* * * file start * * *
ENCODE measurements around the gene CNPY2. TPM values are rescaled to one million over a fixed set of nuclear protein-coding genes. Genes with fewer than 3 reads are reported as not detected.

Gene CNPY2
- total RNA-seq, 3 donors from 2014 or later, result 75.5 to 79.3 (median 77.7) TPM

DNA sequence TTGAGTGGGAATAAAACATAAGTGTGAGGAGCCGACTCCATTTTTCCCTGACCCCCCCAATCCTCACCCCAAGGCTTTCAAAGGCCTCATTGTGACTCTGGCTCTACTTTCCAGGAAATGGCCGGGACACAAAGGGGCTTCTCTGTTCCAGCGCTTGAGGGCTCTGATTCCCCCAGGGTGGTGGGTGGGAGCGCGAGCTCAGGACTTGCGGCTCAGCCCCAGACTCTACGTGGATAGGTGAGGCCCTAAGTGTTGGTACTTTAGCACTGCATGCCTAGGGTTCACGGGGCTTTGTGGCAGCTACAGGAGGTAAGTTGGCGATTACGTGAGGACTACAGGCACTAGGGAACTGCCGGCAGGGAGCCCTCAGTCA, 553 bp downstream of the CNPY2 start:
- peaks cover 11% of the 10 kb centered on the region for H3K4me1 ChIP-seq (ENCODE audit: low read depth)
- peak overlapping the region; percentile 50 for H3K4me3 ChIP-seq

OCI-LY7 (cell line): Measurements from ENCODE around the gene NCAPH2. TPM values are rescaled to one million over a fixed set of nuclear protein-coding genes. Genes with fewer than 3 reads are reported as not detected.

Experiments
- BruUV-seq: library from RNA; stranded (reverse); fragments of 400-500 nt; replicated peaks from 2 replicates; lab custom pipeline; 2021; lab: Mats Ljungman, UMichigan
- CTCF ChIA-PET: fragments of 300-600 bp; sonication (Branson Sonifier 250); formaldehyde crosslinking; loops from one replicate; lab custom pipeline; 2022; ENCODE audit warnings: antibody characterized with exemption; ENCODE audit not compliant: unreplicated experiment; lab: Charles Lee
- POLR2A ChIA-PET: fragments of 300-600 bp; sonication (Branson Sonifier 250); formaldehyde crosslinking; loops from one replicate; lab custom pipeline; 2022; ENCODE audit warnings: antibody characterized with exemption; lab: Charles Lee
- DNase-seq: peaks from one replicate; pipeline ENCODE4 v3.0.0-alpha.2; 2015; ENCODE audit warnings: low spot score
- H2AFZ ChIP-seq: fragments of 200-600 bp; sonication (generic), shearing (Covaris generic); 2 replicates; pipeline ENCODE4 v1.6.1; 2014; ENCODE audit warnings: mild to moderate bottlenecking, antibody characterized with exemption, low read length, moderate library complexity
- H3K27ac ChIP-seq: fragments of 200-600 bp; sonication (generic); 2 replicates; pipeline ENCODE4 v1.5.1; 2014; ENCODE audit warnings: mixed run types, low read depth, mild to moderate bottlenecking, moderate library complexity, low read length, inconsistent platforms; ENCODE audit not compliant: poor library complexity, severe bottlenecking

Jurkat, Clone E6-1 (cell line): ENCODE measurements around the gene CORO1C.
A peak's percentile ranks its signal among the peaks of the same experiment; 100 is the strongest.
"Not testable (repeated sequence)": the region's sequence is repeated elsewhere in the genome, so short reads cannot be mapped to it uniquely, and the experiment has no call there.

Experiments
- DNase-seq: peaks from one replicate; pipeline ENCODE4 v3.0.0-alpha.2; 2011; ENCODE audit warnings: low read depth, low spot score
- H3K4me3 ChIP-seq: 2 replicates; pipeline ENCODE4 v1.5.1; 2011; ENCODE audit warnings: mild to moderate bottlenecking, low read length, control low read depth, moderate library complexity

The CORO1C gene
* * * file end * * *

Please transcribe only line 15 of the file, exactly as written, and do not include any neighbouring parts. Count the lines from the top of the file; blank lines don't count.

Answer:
Jurkat, Clone E6-1 (cell line): ENCODE measurements around the gene CORO1C.